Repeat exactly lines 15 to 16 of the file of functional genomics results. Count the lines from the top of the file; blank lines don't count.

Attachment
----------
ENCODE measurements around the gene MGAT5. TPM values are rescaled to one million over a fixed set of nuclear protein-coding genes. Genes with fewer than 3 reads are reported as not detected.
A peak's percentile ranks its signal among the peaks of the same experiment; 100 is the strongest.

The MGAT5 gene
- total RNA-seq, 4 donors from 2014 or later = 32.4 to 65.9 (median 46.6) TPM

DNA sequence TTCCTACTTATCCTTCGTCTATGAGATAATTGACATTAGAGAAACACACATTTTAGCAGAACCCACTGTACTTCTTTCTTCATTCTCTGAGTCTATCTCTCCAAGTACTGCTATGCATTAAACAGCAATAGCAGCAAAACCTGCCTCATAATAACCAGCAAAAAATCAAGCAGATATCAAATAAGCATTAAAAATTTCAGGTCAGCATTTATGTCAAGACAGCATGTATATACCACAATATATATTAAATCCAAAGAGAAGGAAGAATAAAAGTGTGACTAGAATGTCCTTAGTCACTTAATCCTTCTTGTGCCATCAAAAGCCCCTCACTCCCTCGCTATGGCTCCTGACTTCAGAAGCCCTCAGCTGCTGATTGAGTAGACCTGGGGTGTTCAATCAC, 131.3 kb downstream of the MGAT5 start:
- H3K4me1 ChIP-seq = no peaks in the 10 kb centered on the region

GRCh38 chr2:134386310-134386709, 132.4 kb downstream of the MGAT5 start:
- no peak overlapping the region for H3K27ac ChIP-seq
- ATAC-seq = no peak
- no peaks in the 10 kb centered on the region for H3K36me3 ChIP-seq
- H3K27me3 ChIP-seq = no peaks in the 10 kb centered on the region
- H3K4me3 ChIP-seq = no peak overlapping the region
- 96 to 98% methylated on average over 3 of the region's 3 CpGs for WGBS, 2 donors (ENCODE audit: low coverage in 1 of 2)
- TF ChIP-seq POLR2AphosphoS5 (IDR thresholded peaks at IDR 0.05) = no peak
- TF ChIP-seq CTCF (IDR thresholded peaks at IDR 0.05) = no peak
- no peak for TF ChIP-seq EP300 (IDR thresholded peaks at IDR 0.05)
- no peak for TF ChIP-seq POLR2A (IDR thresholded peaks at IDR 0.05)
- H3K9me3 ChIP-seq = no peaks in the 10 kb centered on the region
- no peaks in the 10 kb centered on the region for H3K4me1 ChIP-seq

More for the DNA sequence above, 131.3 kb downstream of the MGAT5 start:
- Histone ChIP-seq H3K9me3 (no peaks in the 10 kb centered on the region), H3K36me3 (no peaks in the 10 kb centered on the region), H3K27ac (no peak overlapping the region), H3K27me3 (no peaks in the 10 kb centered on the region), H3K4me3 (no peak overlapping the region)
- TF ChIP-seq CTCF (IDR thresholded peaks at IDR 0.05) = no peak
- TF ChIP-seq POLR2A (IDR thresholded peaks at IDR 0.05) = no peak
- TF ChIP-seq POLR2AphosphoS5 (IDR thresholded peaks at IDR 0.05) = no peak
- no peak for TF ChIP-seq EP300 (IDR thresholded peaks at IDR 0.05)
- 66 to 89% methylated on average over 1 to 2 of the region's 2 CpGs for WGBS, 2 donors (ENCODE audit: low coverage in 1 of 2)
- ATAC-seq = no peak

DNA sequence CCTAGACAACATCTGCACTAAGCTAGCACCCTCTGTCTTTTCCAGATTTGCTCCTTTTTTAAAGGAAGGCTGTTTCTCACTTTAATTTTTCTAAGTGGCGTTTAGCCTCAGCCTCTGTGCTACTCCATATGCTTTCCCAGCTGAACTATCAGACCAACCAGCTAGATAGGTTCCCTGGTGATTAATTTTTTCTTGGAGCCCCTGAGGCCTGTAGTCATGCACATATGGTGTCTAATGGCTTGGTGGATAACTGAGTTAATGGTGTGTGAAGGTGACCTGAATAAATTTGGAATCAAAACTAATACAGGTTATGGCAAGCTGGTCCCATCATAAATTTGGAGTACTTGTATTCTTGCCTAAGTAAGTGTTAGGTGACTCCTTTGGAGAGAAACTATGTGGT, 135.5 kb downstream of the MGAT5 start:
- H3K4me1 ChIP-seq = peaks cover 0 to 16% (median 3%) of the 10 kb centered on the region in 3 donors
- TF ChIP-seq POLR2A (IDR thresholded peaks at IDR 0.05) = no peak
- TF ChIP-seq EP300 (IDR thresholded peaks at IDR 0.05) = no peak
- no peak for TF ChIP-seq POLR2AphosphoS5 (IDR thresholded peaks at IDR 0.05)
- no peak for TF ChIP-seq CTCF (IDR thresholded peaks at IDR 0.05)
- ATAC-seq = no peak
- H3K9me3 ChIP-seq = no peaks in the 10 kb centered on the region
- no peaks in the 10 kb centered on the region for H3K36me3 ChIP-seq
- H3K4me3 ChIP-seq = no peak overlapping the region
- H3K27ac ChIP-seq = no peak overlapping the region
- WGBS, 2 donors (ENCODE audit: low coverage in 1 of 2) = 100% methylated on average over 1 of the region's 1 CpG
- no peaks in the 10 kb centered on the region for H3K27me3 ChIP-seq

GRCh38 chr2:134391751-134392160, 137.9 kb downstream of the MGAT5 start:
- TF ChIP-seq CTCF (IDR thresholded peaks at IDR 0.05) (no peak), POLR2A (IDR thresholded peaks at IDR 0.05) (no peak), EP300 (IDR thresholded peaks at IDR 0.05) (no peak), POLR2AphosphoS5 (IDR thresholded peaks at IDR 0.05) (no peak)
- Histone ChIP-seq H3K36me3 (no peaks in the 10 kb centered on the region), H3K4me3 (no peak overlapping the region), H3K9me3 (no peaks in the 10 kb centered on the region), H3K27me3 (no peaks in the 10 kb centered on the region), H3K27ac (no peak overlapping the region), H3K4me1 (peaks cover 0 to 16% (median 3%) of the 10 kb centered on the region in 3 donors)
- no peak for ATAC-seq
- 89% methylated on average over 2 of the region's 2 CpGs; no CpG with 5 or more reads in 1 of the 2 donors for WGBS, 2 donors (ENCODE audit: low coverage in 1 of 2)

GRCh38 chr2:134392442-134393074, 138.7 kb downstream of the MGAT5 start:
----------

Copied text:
- TF ChIP-seq CTCF (IDR thresholded peaks at IDR 0.05) = no peak
- no peak for TF ChIP-seq EP300 (IDR thresholded peaks at IDR 0.05)